from keras.wrappers.scikit_learn import KerasClassifier
from keras.preprocessing import image
from keras.layers import MaxPooling2D
from keras.models import Sequential
from keras.models import load_model
from keras.layers import Conv2D
from keras.layers import Flatten
from keras.layers import Dense
import warnings
warnings.filterwarnings('ignore')
from google.colab.patches import cv2_imshow
import cv2
from IPython.display import Image
import matplotlib.pyplot as plt
import tensorflow
import seaborn as sns
from numpy.random import seed
seed(1)
from tensorflow import keras
import keras_preprocessing
from tensorflow import keras
import matplotlib.cm as cm
from numpy.random import seed
from skimage import transform
from PIL import Image
import tensorflow as tf
import numpy as np
import pandas as pd
import h5py
import os
import PIL
import cv2

 

DATA AUGMENTATION

Training a CNN on limited data results in overfitting and subsequently the model might not generalize well on unseen data. To prevent this, data augmentation techniques such as zoom in and out, cropping, horizontal flipping etc, which can increase the diversity of data can be applied.

train_dir="/content/output/train"
train_datagen=ImageDataGenerator(
    rescale=1./255,
    shear_range=0.2,
    zoom_range=0.2,
    horizontal_flip=True,
    )

val_dir="/content/output/val"
val_datagen=ImageDataGenerator(
    rescale=1./255)

train_generator=train_datagen.flow_from_directory(train_dir,
target_size=(224,224),class_mode='categorical',batch_size=32)

valid_generator=val_datagen.flow_from_directory(val_dir,
target_size=(224,224),class_mode='categorical',batch_size=32,shuffle=False)

 

DEFINING THE MODEL

A model is defined with four convolutional layers, max-pooling layers, a dropout layer to avoid overfitting and the activation function, Relu, which adds non-linearity to the data is included in the hidden layers. Since the task is a multi-label classification, final output layer includes Softmax function, which predicts the probability of individual classes.

 

unit=[]
for x in range (0,len(train_generator.class_indices)):
    unit.append(x)

units=x+1
model1 =tf.keras.models.Sequential([
    tf.keras.layers.Conv2D(64,(3,3),activation='relu',input_shape=(224,224,3)),
    tf.keras.layers.MaxPooling2D(2,2),
    tf.keras.layers.Conv2D(64,(3,3),activation='relu'),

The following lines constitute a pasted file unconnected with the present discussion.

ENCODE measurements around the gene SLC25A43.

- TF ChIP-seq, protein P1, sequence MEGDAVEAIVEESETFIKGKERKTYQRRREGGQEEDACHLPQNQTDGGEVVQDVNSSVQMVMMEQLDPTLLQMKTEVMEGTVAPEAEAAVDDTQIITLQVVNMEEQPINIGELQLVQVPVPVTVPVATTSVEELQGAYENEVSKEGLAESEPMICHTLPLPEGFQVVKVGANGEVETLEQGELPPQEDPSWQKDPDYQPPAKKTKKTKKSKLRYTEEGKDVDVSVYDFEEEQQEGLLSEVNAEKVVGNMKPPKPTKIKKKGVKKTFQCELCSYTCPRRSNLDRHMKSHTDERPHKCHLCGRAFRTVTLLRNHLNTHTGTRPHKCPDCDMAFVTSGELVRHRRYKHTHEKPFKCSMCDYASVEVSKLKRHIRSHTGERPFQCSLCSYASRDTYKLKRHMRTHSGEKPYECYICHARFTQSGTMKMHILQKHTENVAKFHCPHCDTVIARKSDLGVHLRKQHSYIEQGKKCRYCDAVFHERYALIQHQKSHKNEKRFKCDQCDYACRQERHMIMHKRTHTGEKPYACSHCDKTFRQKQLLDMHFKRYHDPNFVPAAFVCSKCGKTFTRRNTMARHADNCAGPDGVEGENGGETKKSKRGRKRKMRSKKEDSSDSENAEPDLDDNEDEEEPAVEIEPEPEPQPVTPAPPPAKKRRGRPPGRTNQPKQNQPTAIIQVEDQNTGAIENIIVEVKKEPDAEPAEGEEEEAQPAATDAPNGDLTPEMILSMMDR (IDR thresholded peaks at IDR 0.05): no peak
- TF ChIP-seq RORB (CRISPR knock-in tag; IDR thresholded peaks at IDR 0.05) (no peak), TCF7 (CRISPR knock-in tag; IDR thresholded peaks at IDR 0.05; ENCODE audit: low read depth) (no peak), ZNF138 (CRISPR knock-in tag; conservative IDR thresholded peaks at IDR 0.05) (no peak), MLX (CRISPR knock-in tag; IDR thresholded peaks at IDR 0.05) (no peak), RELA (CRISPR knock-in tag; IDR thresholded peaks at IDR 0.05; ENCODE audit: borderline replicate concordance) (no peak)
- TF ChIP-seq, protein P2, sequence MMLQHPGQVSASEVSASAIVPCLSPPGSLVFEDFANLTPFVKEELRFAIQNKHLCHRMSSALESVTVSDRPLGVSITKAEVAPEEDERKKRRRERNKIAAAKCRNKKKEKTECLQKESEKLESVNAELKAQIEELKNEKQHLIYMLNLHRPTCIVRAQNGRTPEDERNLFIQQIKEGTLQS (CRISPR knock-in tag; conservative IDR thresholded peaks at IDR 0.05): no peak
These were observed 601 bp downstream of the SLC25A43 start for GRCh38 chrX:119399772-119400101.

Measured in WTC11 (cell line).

tf.keras.layers.MaxPooling2D(2,2),
    tf.keras.layers.Conv2D(128,(3,3),activation='relu'),
    tf.keras.layers.MaxPooling2D(2,2),
    tf.keras.layers.Conv2D(64,(3,3),activation='relu'),
    tf.keras.layers.MaxPooling2D(2,2),
    tf.keras.layers.Flatten(),
    tf.keras.layers.Dropout(0.5),
    tf.keras.layers.Dense(512,activation='relu'),
    tf.keras.layers.Dense(units=units,activation='softmax')
    ])

 

COMPILING AND TRAINING THE MODEL

The model is next compiled with Adam optimizer, categorical cross entropy as the loss function and trained for 10 epochs. The evaluation metric used is ‘Accuracy’, defined as the percentage of correct predictions made by the model.

 

model1.compile(loss='categorical_crossentropy',optimizer='adam',metrics=['accuracy'])
history=model1.fit(train_generator,epochs=10,validation_data=valid_generator)
model1.summary()

 

MODEL EVALUATION

The model is then evaluated by plotting the loss function and the accuracy of train versus the validation data.

loss_train = history.history['loss']
loss_val = history.history['val_loss']
acc_train = history.history['accuracy']
acc_val = history.history['val_accuracy']

epochs = range(1,11)

plt.figure(figsize=(15, 15))
plt.subplot(2, 2, 1)
plt.plot(epochs, loss_train, 'g', label='Training loss')
plt.plot(epochs, loss_val, 'b', label='Validation loss')
plt.legend(loc='lower left')
plt.title('Training and Validation loss')
plt.xlabel('Epochs')
plt.ylabel('Loss')

plt.subplot(2, 2, 2)
plt.plot(epochs, acc_train, 'g', label='Training accuracy')
plt.plot(epochs, acc_val, 'b', label='Validation accuracy')
plt.legend(loc='lower right')
plt.title('Training and Validation accuracy')
plt.xlabel('Epochs')
plt.ylabel('Accuracy')

plt.show()

 

At the end of 10 epochs, the model achieves a training accuracy of 0.78 and validation accuracy of 0.86. The training and validation loss was found to be 0.45 and 0.37, respectively. You can observe the parameters w.r.t the epochs in figure 4 below.

 

training and validation loss and accuracy graph for the CNN model

Figure 4: Graph of Training Loss Vs Validation Loss along with Training Accuracy Vs Validation Accuracy

 

PREDICTIONS, CONFUSION MATRIX, CLASSIFICATION REPORT AND ROC_AUC SCORE

Predictions are then made on validation data and performance of the model is evaluated in terms of accuracy, precision and recall through confusion matrix. ROC_AUC score is another metric used, which measures the ability of the model to distinguish between classes.

 

Y_pred = model1.predict_generator(valid_generator)
y_pred = np.argmax(Y_pred, axis=1)
conf=confusion_matrix(valid_generator.classes,y_pred)
classnames = ['CV (Class 0)', 'N (Class 1)', 'P (Class 2)']
plt.title('Confusion matrix of Validation data')
sns.heatmap(conf, xticklabels=classnames, yticklabels=classnames, annot=True,cmap="YlGnBu")
plt.xlabel('Predicted')
plt.ylabel('Actual')
plt.show()
print(classification_report(valid_generator.classes, y_pred, target_names=classnames))

y_pred2=model1.predict(valid_generator)
roc_auc=roc_auc_score(valid_generator.classes,y_pred2,multi_class='ovo')
print('ROC_AUC score on Validation data is:',roc_auc)

 

Graphical Illustration of CNN models confusion matrix on training and validation data

Figure 5 : Graphical Illustration of CNN models confusion matrix on training and validation data

 

Metric Table of Model

GRADIENT WEIGHTED CLASS ACTIVATION MAP (Grad-cam)